Nit pick regarding a "big hole"- one can in theory remove the entire bottom of a floating hollow steel container (a ship, say, or a simpler shape like a tin can) without it sinking, as long as an air bubble of sufficient buoyancy remains to float the weight of steel. (Capsizing is a whole different issue.) Water inside at or below the water line doesn't constitute "weight" and won't "pull the ship down". Adding another hole, no matter how large or small, that allows the air to escape will indeed inevitably lead to sinking though, as water replaces the air. And fighting ships are certainly subject to multiple holes
Old 04-23-2012, 04:39 PM
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(Using the link in post #11 as a guide.)

It appears that all of the bulkheads go up as far as "E" deck, with the bow and stern areas having bulkheads that go up to "D" deck.

I've always assumed that the bulkhead "F" (between boiler rooms number 4 & 5), for example, does indeed reach the underside of "E" deck, meaning that flooding cannot proceed fore and aft until it gets above "E" deck, and that "E" deck itself was not watertight (meaning there were ladder/stairwells down from "E" deck into boiler room 5 that were not watertight).

To make "E" deck watertight would have added a lot of weight (and cost) high up in the ship, as well as constricting crew, cargo, or passenger traffic.

How do we find similar drawings for modern cruise ships?
Old 04-23-2012, 04:53 PM
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Quote:
Originally Posted by AK84 View Post
I think what doomed the Titanic was the failure of its hull plates not the lack of watertight till the decks.
The steel was of inferior quality -- is that what you're talking about? It became especially brittle in colder water.
Old 04-23-2012, 05:11 PM
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The brittle qualities of steels at freezing (and not so freezing) temperatures were not well understood at this time. The ship was not the only on with this problem.
Old 04-24-2012, 03:53 PM
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Quote:
Originally Posted by ExTank View Post
Then in that case, yes, the bulkheads did extend all the way to the "roof," with the "roof" being the underside of the next deck up.

What they did not do is extend all the way up to A Deck, the last enclosed deck before the Boat Deck, which was a "weather deck;" an open-air, unprotected deck exposed to the weather.
Thanks, ExTank, that's the answer to my original question (thanks everyone else too for an interesting thread)!
Old 12-06-2016, 05:09 PM
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Quote:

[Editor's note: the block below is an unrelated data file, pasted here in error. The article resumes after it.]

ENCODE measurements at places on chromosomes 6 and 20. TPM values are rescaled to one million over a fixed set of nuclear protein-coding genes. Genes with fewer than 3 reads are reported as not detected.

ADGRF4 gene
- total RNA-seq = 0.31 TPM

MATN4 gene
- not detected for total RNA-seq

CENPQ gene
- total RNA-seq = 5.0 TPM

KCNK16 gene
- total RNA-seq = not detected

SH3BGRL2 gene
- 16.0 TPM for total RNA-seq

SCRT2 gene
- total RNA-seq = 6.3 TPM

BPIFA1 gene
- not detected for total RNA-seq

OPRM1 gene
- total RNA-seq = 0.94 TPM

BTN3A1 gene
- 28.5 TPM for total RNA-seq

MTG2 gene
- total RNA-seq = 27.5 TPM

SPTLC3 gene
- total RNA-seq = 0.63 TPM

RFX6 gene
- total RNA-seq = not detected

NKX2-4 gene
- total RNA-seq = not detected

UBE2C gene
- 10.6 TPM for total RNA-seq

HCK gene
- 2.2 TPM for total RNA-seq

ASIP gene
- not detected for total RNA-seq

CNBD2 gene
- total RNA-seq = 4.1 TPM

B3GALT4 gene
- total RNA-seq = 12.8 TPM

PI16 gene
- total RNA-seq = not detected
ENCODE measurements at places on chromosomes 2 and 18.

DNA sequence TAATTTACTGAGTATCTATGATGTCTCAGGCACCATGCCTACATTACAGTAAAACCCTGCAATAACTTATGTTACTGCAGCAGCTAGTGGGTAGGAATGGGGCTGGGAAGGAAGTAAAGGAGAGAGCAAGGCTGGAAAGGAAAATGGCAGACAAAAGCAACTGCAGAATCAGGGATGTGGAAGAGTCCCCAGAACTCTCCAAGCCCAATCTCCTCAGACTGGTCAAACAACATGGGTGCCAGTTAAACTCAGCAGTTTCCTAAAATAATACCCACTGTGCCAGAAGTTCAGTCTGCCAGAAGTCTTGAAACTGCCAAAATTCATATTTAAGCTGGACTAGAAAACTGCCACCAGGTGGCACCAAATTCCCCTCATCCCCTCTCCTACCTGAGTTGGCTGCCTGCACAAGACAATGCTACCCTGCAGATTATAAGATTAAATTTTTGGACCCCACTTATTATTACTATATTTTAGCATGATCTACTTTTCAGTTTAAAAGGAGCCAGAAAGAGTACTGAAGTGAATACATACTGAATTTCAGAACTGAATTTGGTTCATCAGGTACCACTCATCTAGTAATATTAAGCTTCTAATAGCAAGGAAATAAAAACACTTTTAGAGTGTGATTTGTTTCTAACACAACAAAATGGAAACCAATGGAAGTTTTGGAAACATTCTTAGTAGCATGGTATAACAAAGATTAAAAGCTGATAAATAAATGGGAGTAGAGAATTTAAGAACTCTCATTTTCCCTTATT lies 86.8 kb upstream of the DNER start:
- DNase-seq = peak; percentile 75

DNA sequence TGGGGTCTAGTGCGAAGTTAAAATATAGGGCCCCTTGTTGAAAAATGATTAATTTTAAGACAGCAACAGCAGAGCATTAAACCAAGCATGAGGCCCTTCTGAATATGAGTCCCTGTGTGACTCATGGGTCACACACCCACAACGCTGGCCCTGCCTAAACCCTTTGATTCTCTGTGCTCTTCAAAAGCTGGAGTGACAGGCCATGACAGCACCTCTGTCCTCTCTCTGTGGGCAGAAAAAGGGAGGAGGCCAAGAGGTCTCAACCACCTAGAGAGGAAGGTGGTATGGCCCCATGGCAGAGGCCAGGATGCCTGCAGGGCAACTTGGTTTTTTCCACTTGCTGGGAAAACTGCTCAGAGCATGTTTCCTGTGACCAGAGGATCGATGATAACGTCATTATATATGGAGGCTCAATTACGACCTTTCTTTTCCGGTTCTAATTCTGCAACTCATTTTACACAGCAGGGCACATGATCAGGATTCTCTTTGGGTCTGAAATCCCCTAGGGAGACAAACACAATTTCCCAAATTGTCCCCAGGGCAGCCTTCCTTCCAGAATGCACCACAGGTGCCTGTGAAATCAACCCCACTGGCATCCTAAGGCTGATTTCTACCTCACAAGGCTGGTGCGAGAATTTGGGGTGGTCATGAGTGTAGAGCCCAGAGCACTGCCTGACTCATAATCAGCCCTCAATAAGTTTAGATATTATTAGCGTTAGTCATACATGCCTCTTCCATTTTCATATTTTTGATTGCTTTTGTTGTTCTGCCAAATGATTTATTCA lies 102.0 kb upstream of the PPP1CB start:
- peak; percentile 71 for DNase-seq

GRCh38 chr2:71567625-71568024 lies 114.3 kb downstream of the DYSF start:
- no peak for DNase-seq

Originally Posted by gunnergoz View Post
That isn't quite the case as I understand it. There is no evidence I've seen or read of that the hull plates failed. The iceberg impact would have damaged almost any steel-hulled vessel in much the same way, with the possible exception of a naval dreadnaught (battleship) with fully armored and blistered hull sides...and those didn't come along until a bit later.

The problem was that the damage compromised several compartments, leading to their flooding, and the ship's floatation was no longer assured.

The miracle was that she didn't capsize before going under. That fact allowed the lifeboats to at least be launched. Most big ships that flood, do capsize at some point before finally sinking.
Yah...true. The bulkheads were a HUGE factor in the sinking. But it was also the hull plates and the rivets that were used. From what I've read and seen, especially from Dr. Robert Ballard, the rivets used were cheaper than the ones that were actually going to be used. Being cheaper made them more brittle and inseffiecient.
Old 12-06-2016, 05:21 PM
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Remember the engineers who designed the Titanic class said they were "Virtually Unsinkable".
The press didn't like weasel-words, so they printed "Unsinkable".

This was the first civilian ship to have ANY anti-flooding compartments.

Best laid plans of mice and men...


(these lessons need to be considered in the great rush to autonomous cars...)
Old 12-06-2016, 06:05 PM
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I saw a documentary the proposed a theory that the rivets used on the hull were substandard, and that this what the reason the plates parted.
Old 12-06-2016, 09:06 PM
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Quote:
Originally Posted by bob++ View Post
I saw a documentary the proposed a theory that the rivets used on the hull were substandard, and that this what the reason the plates parted.
I remember it as the rivets were more brittle than the plating but they were as planned. Substandard implies that they didn't meet spec. I believe the problem was the spec for the rivets was different than that of the steel. Which has already been mentioned suffered from unexpected brittleness in cold temperatures.
The rivets apparently failed even before the plates did, at least at the collision points.